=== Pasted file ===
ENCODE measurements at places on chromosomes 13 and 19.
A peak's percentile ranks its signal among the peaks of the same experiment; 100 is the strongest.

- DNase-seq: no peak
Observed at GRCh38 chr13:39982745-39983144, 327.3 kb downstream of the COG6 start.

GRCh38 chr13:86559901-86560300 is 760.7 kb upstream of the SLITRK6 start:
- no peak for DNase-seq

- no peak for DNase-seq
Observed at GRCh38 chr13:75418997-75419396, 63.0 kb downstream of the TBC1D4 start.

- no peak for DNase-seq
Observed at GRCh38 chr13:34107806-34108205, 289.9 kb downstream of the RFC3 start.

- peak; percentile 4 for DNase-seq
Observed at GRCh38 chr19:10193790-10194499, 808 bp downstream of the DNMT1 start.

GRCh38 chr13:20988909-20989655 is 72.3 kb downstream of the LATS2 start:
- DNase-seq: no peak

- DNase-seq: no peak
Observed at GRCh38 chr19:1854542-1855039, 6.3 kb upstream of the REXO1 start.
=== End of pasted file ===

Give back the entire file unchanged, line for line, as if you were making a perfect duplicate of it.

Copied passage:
ENCODE measurements at places on chromosomes 13 and 19.
A peak's percentile ranks its signal among the peaks of the same experiment; 100 is the strongest.

- DNase-seq: no peak
Observed at GRCh38 chr13:39982745-39983144, 327.3 kb downstream of the COG6 start.

GRCh38 chr13:86559901-86560300 is 760.7 kb upstream of the SLITRK6 start:
- no peak for DNase-seq

- no peak for DNase-seq
Observed at GRCh38 chr13:75418997-75419396, 63.0 kb downstream of the TBC1D4 start.

- no peak for DNase-seq
Observed at GRCh38 chr13:34107806-34108205, 289.9 kb downstream of the RFC3 start.

- peak; percentile 4 for DNase-seq
Observed at GRCh38 chr19:10193790-10194499, 808 bp downstream of the DNMT1 start.

GRCh38 chr13:20988909-20989655 is 72.3 kb downstream of the LATS2 start:
- DNase-seq: no peak

- DNase-seq: no peak
Observed at GRCh38 chr19:1854542-1855039, 6.3 kb upstream of the REXO1 start.